-L. A.


The Blessings and Dangers of Electronic Bibles

Posted: August 1st, 2016 | Author: | Filed under: Articles

Turning pages in the assembly has always been a pleasant sound to me. Traditionally it has been an indication that brethren are diligent students of the Bible and engaged in the message being presented. However, with more and more phones and tablets replacing the printed page, one is more likely to think brethren are distracted than engaged. Yet, I recognize that appearances is not the primary issue to be considered here.

I have to admit there is a grumpy old man part of this 25-year-old writer who would like to go on a tirade against the vices of all this new-fangled technology, but that would be both hypocritical and unfair. I hope instead to present a balanced perspective of both the blessings and dangers of electronic Bibles.

There are certainly benefits of using a Bible on your tablet or phone. First of all, it is much easier to carry it with you everywhere you go. A large chain-reference or study Bible is not easy to haul back and forth to work or school every day. Carrying a leather bound Bible in your backpack, purse, or briefcase can be difficult. Some of the roughest wear and tear that my Bible has experienced has not been in use, but in transportation. Yet, with an electronic Bible you can fit it easily in your pocket and will be less likely to forget and leave it at home.

Secondly, electronic Bibles come with many extra tools. Not only can these Bible programs offer references and notes, but they can store a host of other study aids including concordances, Bible dictionaries, lexicons, interlinears, and commentaries. So, unless you want to carry a big box of books with you everywhere you go, it could be a great benefit to have an electronic Bible program on hand.

Thirdly, it allows quick and easy access to passages. Instead of having to flip frantically through your Bible while the preacher talks about an obscure passage in Nahum, you just have to click on it in your table of contents. Following along can be made a whole lot easier by an electronic Bible.

Yet, these blessing also come with many dangers we need to be wary about, especially for our young people. (Unleash the grumpy old man!) Firstly, electronic Bibles can become a crutch that prevents us from becoming familiar with the layout of scripture. Just as elementary students are not allowed to use calculators until they have gained a firm understanding of addition, subtraction, multiplication, and division, our young people should not be regularly relying upon electronic tables of contents if they have not yet firmly learned the books of the Bible.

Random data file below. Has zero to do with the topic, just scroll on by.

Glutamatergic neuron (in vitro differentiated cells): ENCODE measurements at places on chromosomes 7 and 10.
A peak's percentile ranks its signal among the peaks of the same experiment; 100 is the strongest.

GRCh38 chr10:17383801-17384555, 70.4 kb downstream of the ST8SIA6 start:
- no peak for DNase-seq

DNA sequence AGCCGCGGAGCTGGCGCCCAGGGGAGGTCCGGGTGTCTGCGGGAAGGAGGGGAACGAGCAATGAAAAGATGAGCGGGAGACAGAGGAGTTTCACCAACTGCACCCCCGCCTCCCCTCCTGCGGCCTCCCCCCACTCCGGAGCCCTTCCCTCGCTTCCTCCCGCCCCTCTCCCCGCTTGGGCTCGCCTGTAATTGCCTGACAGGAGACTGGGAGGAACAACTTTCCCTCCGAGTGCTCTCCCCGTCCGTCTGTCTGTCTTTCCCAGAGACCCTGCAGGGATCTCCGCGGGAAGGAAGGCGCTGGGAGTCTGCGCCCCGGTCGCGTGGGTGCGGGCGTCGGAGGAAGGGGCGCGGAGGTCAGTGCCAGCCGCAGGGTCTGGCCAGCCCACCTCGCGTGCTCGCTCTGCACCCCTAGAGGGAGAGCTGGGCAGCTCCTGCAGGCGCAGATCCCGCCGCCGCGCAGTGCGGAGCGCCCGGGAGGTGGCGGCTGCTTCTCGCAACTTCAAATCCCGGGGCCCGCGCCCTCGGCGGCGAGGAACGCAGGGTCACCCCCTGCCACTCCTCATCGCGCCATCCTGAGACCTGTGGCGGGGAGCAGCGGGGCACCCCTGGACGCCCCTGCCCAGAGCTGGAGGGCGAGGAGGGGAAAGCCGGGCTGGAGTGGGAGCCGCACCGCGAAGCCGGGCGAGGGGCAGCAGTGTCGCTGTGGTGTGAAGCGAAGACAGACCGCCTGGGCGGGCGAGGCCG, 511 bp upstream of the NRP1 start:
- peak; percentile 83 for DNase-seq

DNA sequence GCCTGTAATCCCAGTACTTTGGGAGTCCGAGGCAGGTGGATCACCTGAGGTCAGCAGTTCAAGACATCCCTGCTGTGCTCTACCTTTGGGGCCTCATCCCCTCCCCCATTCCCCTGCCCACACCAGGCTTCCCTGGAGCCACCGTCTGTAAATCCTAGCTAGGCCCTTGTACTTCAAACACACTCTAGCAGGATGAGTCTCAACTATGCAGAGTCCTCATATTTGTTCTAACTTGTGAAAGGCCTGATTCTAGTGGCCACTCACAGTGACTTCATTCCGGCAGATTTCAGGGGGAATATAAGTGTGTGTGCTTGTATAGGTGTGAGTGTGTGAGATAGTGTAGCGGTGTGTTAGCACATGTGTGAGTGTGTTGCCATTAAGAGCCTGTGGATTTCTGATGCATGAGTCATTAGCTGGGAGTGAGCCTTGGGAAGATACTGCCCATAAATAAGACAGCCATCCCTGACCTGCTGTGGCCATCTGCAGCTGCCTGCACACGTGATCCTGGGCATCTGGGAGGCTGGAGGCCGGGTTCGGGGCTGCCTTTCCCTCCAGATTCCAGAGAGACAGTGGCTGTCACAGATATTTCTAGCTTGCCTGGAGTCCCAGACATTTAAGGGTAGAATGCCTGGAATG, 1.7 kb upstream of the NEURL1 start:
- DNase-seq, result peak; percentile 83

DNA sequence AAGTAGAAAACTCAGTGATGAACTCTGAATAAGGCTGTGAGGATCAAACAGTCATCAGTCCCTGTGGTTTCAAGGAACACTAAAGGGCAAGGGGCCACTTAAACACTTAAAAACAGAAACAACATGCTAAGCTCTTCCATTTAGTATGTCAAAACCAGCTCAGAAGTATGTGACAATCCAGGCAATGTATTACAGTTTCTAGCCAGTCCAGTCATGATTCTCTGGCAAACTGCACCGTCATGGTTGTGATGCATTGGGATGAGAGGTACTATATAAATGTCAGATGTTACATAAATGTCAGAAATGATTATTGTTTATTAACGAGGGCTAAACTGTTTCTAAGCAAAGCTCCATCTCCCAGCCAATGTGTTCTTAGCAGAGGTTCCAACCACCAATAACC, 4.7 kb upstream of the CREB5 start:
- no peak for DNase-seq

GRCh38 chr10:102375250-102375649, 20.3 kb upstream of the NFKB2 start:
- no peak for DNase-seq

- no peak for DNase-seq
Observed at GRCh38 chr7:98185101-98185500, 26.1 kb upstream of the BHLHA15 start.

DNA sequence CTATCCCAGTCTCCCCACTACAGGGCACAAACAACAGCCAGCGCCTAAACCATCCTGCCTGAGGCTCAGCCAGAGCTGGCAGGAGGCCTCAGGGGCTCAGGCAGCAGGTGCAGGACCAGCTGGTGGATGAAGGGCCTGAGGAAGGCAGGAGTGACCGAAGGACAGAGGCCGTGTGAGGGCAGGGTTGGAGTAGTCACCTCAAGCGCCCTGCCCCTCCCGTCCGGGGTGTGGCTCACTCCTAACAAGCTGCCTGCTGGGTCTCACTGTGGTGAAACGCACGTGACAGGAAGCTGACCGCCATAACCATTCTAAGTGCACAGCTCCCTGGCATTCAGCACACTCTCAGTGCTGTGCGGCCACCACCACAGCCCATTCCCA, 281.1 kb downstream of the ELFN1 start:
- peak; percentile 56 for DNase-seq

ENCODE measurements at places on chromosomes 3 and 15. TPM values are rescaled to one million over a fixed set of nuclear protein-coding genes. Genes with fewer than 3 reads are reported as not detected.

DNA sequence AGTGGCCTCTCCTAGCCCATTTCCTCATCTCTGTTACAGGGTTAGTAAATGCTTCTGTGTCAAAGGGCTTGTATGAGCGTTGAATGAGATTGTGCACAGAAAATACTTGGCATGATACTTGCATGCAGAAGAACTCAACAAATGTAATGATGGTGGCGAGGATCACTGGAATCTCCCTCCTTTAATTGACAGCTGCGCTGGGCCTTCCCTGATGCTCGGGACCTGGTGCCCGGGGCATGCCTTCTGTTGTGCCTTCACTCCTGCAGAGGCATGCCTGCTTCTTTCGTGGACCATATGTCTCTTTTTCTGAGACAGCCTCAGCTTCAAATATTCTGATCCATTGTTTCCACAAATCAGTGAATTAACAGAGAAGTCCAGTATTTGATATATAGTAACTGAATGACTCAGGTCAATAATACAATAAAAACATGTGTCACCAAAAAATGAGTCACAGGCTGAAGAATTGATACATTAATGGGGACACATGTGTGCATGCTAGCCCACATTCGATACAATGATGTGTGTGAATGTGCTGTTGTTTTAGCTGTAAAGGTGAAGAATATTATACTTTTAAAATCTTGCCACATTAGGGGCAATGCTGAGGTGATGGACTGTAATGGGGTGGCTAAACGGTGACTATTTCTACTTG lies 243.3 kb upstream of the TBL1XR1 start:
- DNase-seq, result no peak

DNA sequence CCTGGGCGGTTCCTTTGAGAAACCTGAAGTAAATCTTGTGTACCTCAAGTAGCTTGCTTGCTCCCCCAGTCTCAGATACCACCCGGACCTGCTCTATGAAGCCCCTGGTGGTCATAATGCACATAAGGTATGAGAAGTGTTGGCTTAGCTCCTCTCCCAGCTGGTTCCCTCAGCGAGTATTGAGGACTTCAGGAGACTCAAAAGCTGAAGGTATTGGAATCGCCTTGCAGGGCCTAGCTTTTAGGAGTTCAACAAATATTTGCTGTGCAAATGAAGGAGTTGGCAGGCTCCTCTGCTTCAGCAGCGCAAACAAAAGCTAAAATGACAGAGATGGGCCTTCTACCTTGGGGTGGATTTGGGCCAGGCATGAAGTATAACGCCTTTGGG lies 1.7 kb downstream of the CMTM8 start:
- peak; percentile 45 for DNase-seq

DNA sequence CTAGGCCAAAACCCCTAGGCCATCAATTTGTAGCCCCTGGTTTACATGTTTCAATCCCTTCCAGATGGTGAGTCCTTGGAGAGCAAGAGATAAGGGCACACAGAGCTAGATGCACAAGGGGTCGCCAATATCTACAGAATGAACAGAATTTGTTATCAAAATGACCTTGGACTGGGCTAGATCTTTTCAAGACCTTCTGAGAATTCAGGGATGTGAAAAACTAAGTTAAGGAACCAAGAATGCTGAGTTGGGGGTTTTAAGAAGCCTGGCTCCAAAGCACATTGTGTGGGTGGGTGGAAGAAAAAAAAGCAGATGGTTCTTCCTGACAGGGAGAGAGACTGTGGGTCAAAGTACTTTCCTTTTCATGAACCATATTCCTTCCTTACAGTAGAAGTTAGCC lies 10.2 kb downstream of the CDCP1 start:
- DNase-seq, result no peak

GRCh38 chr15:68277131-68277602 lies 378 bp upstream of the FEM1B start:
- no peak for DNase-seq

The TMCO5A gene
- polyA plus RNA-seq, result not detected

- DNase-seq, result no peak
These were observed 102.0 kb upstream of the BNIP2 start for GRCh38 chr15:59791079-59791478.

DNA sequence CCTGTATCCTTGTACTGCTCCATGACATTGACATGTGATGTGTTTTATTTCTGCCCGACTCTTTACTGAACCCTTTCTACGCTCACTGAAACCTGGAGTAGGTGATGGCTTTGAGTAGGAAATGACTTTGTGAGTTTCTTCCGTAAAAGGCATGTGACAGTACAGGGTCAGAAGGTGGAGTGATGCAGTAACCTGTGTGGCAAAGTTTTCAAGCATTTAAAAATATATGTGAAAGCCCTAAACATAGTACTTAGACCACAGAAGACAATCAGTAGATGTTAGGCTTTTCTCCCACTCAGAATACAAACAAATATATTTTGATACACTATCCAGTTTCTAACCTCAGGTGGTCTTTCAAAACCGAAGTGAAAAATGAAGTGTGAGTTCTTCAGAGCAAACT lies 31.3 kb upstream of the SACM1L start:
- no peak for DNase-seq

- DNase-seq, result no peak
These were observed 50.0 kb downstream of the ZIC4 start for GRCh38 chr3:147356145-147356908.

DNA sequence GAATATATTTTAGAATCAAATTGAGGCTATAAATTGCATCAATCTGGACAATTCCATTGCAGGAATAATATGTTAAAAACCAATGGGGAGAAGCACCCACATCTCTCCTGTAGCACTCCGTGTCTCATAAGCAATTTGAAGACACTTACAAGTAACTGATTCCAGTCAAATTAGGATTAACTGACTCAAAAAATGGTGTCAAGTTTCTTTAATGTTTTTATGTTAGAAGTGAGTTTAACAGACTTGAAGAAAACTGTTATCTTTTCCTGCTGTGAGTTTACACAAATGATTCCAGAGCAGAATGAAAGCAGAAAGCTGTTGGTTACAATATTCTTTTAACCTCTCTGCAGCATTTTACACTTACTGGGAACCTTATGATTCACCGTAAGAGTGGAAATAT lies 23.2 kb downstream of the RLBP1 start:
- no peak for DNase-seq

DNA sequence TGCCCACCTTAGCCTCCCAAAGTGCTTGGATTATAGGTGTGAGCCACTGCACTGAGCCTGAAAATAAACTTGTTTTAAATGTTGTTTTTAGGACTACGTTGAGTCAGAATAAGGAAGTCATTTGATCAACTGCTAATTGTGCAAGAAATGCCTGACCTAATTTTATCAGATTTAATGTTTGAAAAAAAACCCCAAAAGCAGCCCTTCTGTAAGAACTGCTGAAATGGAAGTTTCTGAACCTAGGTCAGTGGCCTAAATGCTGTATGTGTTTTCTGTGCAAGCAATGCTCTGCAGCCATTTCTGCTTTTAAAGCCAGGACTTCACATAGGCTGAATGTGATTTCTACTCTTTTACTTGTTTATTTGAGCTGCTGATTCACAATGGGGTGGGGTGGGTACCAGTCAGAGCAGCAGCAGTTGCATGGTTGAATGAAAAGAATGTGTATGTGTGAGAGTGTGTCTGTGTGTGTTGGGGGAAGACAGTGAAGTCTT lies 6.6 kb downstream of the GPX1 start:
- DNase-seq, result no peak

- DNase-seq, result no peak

Secondly, electronic Bibles can get in the way of children developing a reverence for God’s word. A leather bound volume of God’s word on the kitchen table tends to provoke a little more respect than an app on their phone next to “Flappy Bird” and “Candy Crush.” We often teach toddlers to honor God’s word by gently patting the Bible and treating it with care. I cringe to imagine a class of toddlers patting the teachers phone or tablet with care to learn this lesson.

Thirdly, although electronic Bibles are easy to take with you to work or school, they are very unlikely to provide any opportunity to talk to someone else about the gospel. There have been a number of times when I have been reading my Bible in public that someone would come up to me and strike up a spiritual conversation. I have acquired more than one personal Bible study in this way. However, if you are reading an electronic Bible, for all anyone else knows you might be checking stock prices or surfing Pinterest.

Fourthly, and possibly of greatest importance, electronic Bibles can invite more distraction into the assembly. Many who regularly use electronic Bibles may be able to relate with the moment when a text, email, or Facebook notification pops up in the middle of services. Curiosity to check and see what this new update might be can be strong. There is a temptation to tune out for just a couple moments and use your electronic device for something other than Bible study. If this can be a temptation for adults, is it not a temptation we should think twice about exposing our children to?

All in all, I do not begrudge the use of electronic Bibles at all, but I do think they present some unique challenges that we need to be very careful about. Let us not let the blessings of this format blind us to the dangers (or vice versa).